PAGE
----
Personal Development

Inbox 0 Utopia

When you google “inbox 0” you get like a billion results telling you how to achieve the magical Inbox 0. Zero, zilch, nada emails in your email inbox. Wow!

I’ve been there a few times in my life. Most recently in the first half of last year. Since then I had the To Do list item “Gmail inbox 0” almost EVERY. SINGLE. DAY. on my list.

And EVERY. SINGLE. DAY. I failed.

The closest to an empty inbox I came was between 12-25 emails on most days. Sometimes I gave up for a few weeks and I easily ended up in the region of 200+ emails.

The whole psychology behind Inbox 0 seems rather stupid and inefficient if you think about it. It’s a good topic for Productivity Ninjas/Gurus/Experts to write blog posts about and sell their courses, but in reality there is little real reason why you should have an empty inbox at all costs.

My business was running fine in 2019, having 10, 20 or even 200 emails in my inbox at any given time. I’ve got friends with inboxes of 50,000+ emails and they’re doing just fine.

However, today I decided to try it once again. I sort of had a day off and just had to drop off my daughter at the zoo and wait for a few hours. Initially I planned to catch up on some podcasts and Kindle reading. But then I thought why not give Inbox 0 a try while being surrounded by gazelles and giraffes?

Approximately four hours later I got to Inbox 3. The remaining 3 emails could have all been archived and a note could have been put into my ToDoIst to use those emails later for some new marketing campaigns. That’s it. The magical moment. Inbox 0.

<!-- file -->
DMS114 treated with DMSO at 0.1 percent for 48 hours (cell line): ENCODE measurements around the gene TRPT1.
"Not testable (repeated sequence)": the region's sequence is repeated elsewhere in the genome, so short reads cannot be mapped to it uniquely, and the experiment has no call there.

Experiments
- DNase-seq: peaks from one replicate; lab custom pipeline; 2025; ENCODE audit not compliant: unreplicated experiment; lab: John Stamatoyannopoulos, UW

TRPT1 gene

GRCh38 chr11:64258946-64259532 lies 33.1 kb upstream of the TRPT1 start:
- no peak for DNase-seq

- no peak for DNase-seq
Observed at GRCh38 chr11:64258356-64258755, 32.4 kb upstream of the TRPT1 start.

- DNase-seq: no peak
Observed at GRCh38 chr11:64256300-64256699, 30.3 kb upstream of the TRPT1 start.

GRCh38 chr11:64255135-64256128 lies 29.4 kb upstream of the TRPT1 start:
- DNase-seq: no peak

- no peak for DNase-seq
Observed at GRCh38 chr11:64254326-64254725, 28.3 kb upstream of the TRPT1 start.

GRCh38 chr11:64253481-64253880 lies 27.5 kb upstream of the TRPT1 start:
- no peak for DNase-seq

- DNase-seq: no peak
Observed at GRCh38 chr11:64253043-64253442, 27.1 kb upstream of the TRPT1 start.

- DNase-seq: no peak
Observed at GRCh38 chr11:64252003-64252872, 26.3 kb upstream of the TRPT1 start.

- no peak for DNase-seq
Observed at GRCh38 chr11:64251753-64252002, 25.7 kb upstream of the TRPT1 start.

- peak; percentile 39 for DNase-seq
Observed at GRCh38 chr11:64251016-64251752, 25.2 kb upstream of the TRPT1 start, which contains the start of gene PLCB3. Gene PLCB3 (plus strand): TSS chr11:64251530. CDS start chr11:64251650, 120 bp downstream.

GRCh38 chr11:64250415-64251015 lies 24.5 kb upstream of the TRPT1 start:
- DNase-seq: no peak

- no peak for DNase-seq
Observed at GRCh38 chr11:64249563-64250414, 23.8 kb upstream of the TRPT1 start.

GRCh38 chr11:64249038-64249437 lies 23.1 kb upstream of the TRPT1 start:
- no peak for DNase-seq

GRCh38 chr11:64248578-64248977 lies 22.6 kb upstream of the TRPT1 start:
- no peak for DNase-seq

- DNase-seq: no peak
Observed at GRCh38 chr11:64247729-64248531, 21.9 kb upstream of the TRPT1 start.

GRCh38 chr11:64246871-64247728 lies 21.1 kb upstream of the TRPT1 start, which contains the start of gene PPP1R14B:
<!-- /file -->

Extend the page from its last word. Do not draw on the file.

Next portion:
How did I get there?


  1. I replied to a bunch of emails as I would do on any given day – REPLY
  2. Some other emails weren’t actually relevant any longer as someone solved the problem without me ever getting involved – DELETE
  3. A lot of emails were just reminders or to do list items, so I did exactly that. I took a note in my ToDoIst and deleted the email – DELETE
  4. Some other emails were inspirations or ideas that I should implement, like interesting email copy, good subject lines or other Call-To-Actions in the emails. Again, those emails were easily put into my to do list as an action item with the reference to the email subject line so I could easily find them later on. – ARCHIVE

It turned out that I did a lot of curating in my inbox and I’ve now decided to stop exactly that. Whenever an email doesn’t need a reply and won’t be executed on within a few days it will be archived and put as an item into my ToDoIst for later on.

You could say that this is just pushing the item from one list (Inbox) to another list (To Do list), but it’s more than that. It makes me think and evaluate the email in the first place. I don’t want to move every single email into my To Do list. So I’m more inclined to quickly reply to an email or to delete it because it’s not relevant and only as a last resort move it to my To Do list.

I still won’t obsess too much about the magical Inbox 0 though. By the time of this writing I’m back at Inbox 12. But hey, tomorrow is a new day!

1 reply on “Inbox 0 Utopia”

One trick is setting up a filter that automatically deletes all the emails with the word “unsubscribe” in it. You won’t miss them and if you want you can review them from time to time in the trash =P

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